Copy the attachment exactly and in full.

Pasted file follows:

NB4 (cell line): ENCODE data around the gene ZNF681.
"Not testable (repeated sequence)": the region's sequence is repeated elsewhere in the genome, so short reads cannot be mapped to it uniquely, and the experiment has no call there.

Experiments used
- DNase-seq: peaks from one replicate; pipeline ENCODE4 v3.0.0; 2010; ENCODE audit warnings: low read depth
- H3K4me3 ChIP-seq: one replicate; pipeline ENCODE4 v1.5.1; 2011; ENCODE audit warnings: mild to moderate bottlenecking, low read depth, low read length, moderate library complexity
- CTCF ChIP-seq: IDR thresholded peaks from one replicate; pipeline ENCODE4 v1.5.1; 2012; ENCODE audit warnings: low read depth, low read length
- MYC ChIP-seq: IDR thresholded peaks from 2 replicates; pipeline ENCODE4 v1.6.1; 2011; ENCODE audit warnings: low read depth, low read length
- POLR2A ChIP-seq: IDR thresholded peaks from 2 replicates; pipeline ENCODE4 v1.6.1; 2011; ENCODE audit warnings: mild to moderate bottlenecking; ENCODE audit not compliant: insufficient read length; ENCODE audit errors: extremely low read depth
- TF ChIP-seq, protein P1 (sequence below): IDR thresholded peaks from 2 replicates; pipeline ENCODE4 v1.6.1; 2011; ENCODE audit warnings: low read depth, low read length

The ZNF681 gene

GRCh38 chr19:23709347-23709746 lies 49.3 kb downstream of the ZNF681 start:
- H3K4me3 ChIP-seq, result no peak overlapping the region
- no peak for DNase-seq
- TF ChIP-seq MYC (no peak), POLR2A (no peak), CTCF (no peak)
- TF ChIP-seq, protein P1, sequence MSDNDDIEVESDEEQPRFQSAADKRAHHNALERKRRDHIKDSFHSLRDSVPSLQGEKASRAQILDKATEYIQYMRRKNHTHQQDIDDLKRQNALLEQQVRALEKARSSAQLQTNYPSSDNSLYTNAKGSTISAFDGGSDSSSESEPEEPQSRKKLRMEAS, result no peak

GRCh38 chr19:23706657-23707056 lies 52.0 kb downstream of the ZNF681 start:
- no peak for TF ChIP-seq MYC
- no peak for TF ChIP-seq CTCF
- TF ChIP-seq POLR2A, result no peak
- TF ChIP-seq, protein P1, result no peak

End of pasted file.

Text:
NB4 (cell line): ENCODE data around the gene ZNF681.
"Not testable (repeated sequence)": the region's sequence is repeated elsewhere in the genome, so short reads cannot be mapped to it uniquely, and the experiment has no call there.

Experiments used
- DNase-seq: peaks from one replicate; pipeline ENCODE4 v3.0.0; 2010; ENCODE audit warnings: low read depth
- H3K4me3 ChIP-seq: one replicate; pipeline ENCODE4 v1.5.1; 2011; ENCODE audit warnings: mild to moderate bottlenecking, low read depth, low read length, moderate library complexity
- CTCF ChIP-seq: IDR thresholded peaks from one replicate; pipeline ENCODE4 v1.5.1; 2012; ENCODE audit warnings: low read depth, low read length
- MYC ChIP-seq: IDR thresholded peaks from 2 replicates; pipeline ENCODE4 v1.6.1; 2011; ENCODE audit warnings: low read depth, low read length
- POLR2A ChIP-seq: IDR thresholded peaks from 2 replicates; pipeline ENCODE4 v1.6.1; 2011; ENCODE audit warnings: mild to moderate bottlenecking; ENCODE audit not compliant: insufficient read length; ENCODE audit errors: extremely low read depth
- TF ChIP-seq, protein P1 (sequence below): IDR thresholded peaks from 2 replicates; pipeline ENCODE4 v1.6.1; 2011; ENCODE audit warnings: low read depth, low read length

The ZNF681 gene

GRCh38 chr19:23709347-23709746 lies 49.3 kb downstream of the ZNF681 start:
- H3K4me3 ChIP-seq, result no peak overlapping the region
- no peak for DNase-seq
- TF ChIP-seq MYC (no peak), POLR2A (no peak), CTCF (no peak)
- TF ChIP-seq, protein P1, sequence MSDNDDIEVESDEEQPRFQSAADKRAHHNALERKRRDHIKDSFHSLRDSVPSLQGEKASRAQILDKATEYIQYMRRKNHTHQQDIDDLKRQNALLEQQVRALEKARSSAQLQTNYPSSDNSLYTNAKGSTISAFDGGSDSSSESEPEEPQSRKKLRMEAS, result no peak

GRCh38 chr19:23706657-23707056 lies 52.0 kb downstream of the ZNF681 start:
- no peak for TF ChIP-seq MYC
- no peak for TF ChIP-seq CTCF
- TF ChIP-seq POLR2A, result no peak
- TF ChIP-seq, protein P1, result no peak